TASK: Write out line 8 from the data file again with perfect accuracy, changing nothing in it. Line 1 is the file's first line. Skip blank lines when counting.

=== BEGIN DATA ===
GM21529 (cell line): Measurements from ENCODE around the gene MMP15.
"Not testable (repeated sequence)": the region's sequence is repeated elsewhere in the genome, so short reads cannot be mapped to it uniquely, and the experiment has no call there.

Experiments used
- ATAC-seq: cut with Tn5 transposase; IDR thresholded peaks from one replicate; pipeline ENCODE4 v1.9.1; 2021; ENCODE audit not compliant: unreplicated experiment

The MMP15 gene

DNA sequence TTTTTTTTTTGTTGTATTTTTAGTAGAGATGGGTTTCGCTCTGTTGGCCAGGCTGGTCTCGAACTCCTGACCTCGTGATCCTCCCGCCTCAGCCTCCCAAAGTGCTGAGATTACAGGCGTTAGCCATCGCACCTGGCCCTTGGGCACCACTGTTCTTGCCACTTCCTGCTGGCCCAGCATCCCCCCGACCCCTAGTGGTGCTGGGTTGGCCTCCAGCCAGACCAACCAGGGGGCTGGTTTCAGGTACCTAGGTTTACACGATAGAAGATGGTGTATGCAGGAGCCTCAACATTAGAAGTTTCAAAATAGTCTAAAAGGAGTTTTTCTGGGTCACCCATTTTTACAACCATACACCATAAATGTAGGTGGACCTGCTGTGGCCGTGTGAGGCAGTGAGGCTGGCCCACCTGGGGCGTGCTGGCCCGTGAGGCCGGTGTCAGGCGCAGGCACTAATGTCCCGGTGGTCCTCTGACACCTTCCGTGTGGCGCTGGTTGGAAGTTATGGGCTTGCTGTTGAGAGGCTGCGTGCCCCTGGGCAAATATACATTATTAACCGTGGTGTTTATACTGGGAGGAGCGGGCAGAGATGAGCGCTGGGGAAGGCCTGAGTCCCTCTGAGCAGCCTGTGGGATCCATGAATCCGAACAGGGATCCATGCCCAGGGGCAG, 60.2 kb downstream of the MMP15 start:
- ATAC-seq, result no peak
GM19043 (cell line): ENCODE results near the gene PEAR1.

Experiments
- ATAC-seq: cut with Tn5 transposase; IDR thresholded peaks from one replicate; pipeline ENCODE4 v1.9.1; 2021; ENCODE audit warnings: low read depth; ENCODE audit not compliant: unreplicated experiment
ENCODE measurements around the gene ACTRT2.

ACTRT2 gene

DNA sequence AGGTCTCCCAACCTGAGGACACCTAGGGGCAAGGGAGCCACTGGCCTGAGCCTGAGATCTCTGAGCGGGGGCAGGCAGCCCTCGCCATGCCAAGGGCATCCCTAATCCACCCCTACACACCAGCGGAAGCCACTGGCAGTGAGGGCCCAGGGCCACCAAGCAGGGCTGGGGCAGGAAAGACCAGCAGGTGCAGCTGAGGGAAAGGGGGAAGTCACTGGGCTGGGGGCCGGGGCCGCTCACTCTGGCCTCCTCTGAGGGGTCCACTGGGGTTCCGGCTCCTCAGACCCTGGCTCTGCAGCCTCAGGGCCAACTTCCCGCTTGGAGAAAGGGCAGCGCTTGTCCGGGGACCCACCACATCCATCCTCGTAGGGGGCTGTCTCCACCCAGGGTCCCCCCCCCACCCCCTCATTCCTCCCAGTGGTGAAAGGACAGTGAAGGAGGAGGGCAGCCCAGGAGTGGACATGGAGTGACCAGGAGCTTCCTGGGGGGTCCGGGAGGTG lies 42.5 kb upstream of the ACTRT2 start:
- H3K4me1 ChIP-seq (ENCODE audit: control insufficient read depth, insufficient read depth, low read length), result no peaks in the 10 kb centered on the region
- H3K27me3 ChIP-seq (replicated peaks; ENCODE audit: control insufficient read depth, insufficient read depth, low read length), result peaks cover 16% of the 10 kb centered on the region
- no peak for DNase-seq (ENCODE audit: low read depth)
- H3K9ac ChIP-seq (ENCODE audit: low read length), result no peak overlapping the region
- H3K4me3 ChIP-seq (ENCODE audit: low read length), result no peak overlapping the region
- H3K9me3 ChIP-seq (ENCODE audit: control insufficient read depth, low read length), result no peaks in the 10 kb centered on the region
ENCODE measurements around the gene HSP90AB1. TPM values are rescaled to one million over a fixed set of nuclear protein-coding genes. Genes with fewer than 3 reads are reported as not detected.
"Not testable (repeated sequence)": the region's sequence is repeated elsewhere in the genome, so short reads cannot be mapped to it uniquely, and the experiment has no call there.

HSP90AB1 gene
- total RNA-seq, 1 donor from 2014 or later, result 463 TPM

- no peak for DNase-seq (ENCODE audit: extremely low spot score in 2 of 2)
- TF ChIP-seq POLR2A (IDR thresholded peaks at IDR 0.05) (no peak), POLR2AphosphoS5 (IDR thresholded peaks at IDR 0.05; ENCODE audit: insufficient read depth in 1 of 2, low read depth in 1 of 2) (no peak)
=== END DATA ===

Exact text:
GM19043 (cell line): ENCODE results near the gene PEAR1.